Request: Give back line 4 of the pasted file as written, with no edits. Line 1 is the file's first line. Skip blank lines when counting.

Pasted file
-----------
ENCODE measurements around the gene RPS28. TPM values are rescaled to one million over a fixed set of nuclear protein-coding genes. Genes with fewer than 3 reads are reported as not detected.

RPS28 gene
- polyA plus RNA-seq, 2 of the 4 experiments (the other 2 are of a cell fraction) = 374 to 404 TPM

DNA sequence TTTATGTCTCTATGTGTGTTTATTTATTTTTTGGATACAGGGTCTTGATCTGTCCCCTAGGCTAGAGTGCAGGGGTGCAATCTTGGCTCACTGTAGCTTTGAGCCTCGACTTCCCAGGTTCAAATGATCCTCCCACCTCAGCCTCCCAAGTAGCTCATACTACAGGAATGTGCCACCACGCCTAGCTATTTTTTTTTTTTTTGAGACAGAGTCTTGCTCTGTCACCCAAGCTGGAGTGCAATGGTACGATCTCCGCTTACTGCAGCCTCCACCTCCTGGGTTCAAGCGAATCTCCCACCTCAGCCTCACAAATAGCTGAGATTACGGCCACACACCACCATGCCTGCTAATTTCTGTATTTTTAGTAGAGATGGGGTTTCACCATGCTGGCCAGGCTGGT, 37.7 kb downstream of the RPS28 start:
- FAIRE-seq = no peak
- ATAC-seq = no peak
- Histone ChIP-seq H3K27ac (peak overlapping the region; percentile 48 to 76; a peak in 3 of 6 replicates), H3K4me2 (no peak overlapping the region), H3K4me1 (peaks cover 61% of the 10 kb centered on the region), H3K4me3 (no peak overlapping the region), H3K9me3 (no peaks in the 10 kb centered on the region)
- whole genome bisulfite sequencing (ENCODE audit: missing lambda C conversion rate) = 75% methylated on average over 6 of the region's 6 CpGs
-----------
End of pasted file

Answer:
DNA sequence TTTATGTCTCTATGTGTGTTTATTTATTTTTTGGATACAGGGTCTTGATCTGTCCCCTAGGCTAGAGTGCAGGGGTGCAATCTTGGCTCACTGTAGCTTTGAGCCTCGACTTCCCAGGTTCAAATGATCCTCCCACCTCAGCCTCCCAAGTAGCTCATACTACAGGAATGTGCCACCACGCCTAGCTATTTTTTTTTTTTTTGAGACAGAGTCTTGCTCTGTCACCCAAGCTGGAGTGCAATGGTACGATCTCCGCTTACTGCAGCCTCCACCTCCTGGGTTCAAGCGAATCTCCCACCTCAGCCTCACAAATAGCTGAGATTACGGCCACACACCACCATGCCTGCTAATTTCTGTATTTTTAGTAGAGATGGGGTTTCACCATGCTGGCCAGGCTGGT, 37.7 kb downstream of the RPS28 start: